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film review

Doug Jones, Michael Stuhlbarg and Sally Hawkins in The Shape of Water.The Globe and Mail

This past September, I witnessed a little bit of magic.

It was a weekday afternoon during the Toronto International Film Festival, and The Shape of Water was screening inside the Elgin Theatre, the city's century-old complex that once hosted the legends of vaudeville. About midway through the movie, a startling thing happened.

As the film's lead character, a Cold War-era cleaning woman named Elisa (Sally Hawkins), chases after the slippery love of her life (more on him later), she wanders into the empty movie house that sits beneath her apartment. Walking in and out of the theatre's deserted aisles, its massive stage resting in front of her and its gold-and-marble domed roof sealing her from the paranoid horrors of the world outside, Elisa eventually finds the object of her desire, staring up at the screen. But at the same time, my TIFF audience suddenly realized we were watching ourselves on screen, in a sense. Director Guillermo del Toro had filmed parts of The Shape of Water in the Elgin Theatre, and there we all were: sitting in the Elgin, watching the Elgin, as captured by the filmmaker's loving gaze.

It was del Toro's wet, sloppy kiss to the alchemy of the theatrical experience, where the make-believe can become almost tactile. And for the few hundred people in the Elgin that September afternoon, it was a once-in-a-lifetime moment, delightful and unexpected enough to elicit spontaneous applause. The experience was so transformative that it lent the rest of the screening a buoyant surreality, eventually achieving the platonic ideal of cinema-going: nothing else in the world mattered more than what was being projected on the Elgin's large, all-powerful screen.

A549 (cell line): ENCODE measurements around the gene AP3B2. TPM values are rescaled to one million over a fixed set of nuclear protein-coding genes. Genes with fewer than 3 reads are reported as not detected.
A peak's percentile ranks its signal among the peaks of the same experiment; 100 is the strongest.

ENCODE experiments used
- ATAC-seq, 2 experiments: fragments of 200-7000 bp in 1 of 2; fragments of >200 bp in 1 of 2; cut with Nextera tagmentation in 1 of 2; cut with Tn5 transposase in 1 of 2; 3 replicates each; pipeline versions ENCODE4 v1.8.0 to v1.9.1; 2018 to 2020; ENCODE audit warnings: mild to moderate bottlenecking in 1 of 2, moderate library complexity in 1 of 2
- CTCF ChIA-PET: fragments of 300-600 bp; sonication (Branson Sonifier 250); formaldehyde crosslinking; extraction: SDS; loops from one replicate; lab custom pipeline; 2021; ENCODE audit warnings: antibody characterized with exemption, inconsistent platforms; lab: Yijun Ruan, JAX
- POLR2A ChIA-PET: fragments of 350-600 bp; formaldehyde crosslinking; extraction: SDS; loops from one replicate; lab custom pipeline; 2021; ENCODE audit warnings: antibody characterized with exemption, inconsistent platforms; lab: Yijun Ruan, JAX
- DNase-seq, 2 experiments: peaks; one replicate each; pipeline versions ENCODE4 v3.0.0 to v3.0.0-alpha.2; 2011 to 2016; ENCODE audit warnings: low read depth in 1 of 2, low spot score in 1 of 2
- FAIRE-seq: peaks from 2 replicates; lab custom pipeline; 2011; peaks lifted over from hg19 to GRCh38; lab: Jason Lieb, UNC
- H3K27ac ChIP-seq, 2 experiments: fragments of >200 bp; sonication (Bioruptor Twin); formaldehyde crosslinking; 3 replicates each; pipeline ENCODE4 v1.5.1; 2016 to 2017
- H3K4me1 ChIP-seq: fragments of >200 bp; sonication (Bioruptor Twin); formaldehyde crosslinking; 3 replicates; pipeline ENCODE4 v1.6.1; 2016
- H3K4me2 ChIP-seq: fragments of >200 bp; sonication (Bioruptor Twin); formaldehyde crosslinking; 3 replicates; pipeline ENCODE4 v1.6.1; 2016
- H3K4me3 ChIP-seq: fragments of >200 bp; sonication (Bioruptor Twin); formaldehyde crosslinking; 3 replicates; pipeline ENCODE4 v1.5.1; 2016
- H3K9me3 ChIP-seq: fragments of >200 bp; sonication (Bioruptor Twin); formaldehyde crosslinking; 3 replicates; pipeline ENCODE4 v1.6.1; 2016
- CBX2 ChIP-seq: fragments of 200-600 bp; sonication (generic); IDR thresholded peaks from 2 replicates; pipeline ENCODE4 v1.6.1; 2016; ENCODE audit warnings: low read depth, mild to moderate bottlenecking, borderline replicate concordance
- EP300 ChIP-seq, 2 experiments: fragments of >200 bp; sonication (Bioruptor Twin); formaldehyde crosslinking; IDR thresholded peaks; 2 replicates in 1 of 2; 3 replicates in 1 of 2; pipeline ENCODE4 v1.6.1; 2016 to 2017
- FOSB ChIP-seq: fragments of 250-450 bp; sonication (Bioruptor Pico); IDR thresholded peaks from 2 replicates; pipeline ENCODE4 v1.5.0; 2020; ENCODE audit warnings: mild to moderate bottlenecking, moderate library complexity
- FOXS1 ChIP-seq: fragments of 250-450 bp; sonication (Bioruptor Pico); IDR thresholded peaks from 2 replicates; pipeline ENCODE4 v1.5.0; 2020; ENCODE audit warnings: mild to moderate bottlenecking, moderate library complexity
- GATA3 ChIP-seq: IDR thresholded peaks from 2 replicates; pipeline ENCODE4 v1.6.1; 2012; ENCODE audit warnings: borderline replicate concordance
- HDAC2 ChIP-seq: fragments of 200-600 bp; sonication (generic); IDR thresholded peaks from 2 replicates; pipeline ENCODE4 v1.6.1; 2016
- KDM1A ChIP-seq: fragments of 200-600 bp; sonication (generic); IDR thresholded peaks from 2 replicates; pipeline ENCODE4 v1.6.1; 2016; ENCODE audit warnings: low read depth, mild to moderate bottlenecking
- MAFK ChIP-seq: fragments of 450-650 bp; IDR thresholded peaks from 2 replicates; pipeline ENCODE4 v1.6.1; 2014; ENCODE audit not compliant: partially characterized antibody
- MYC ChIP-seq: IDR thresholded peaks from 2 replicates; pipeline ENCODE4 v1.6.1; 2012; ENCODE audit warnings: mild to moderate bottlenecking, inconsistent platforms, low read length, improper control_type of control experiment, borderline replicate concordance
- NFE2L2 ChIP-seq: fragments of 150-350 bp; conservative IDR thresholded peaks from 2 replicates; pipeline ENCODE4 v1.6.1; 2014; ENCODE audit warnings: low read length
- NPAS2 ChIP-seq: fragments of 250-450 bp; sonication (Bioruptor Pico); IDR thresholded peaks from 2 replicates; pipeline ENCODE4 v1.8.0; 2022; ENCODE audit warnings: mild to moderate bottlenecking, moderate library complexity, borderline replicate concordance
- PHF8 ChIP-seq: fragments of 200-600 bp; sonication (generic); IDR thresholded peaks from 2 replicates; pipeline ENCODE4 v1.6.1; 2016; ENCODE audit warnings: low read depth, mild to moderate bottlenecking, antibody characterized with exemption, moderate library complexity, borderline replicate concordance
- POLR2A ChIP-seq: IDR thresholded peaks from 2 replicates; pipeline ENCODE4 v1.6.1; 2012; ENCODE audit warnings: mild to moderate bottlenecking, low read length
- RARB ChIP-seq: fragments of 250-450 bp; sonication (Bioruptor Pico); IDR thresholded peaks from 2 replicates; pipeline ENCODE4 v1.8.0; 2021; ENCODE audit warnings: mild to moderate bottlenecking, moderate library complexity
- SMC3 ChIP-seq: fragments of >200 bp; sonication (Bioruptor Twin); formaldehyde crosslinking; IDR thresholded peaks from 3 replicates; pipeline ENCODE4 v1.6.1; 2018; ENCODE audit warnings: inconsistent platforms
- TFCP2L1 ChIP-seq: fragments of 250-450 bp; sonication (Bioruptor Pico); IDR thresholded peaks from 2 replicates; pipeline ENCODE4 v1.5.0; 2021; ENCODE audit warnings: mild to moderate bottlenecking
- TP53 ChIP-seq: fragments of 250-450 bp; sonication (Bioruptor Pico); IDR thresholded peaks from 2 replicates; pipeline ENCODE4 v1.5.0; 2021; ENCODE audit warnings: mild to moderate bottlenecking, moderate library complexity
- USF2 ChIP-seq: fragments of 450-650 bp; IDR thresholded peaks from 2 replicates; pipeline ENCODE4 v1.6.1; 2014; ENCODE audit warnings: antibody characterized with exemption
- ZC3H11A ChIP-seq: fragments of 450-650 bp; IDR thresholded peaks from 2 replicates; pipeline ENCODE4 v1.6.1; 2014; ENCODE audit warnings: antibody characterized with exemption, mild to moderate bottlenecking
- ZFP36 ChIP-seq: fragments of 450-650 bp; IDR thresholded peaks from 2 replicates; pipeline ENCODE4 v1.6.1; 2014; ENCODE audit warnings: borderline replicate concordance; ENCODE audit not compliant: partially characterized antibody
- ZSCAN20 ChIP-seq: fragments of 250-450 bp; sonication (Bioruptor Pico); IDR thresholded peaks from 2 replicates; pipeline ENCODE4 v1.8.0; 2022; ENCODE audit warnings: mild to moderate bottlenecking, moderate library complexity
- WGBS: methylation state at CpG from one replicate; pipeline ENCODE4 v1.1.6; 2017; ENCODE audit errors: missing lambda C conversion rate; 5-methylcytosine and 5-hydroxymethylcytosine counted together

In the months since that enchanting episode, the magic of The Shape of Water has felt more ephemeral. Catching up with a second viewing of the film recently, far away from the Elgin's loving confines, I couldn't help but receive the fantasy-drama in a slightly colder, more hard-eyed fashion.

The story, for starters, is slighter and its emotional underpinnings weaker than I once believed. Taking place in 1960s Baltimore, del Toro and co-writer Vanessa Taylor's tale pivots on the mute and meek Elisa as she endures the drudgery of working for the Occam Aerospace Research Centre – a wink to the audience, perhaps, that the narrative to follow is simpler than anyone should expect. One day, the institute's higher-ups (including Michael Shannon, aping his Bible-thumping psycho from Boardwalk Empire) roll in a new "asset," which turns out to be a, well … "merman" is the best description. Or maybe he's a fish-god? A creature from a lagoon whose hue leans toward the black? Anyway, the beast (played by del Toro regular Doug Jones, who projects poignant grace under layers of prosthetics) forms a quick, erotic bond with Elisa, one that threatens to turn everyone's tidy lives upside-down.

What follows is somewhat predictable – Shannon's villain will certainly cause havoc, Elisa's kindly neighbour (Richard Jenkins) will surely play the hero, her sassy co-worker (Octavia Spencer, deserving better dialogue) will definitely be sassy – and easy, cheap even, in its all-surface metaphor for the universal power of love and acceptance. Revisiting it outside the womb of a specific time and place was a disappointing peek behind a conjurer's curtain.

And yet.

That subsequent viewing also yielded richer creative details than before. Each frame is so lovingly and painstakingly crafted that any cynicism is drowned out. From the doomed-future set design to the fairytale-jazz score to the subtle performances Del Toro coaxes out of Hawkins, Jenkins, and Jones (er, not so much Shannon), the film stills boasts a firm grip – if not quite an otherworldly spell.

Del Toro excels at genre work that's both codified (Hellboy, Blade II, Pacific Rim) and more unexpected (Pan's Labyrinth, Crimson Peak), and here he's crafted a film that bleeds into fantasy just as much as it does Sirk-ian melodrama. As much as The Shape of Water's disparate parts shouldn't work – and as much as its "originality" is sourced from the thousands of other fables del Toro has consumed over his lifetime – it does, in the end.

Watching The Shape of Water outside one particular set of extraordinary circumstances, then, is not out of the question. It is only a matter of differentiating between pure magic, and artful sleight-of-hand.

The Shape of Water opens on Dec. 8 in Toronto and Dec. 15 in Vancouver before expanding to other Canadian cities on Dec. 22.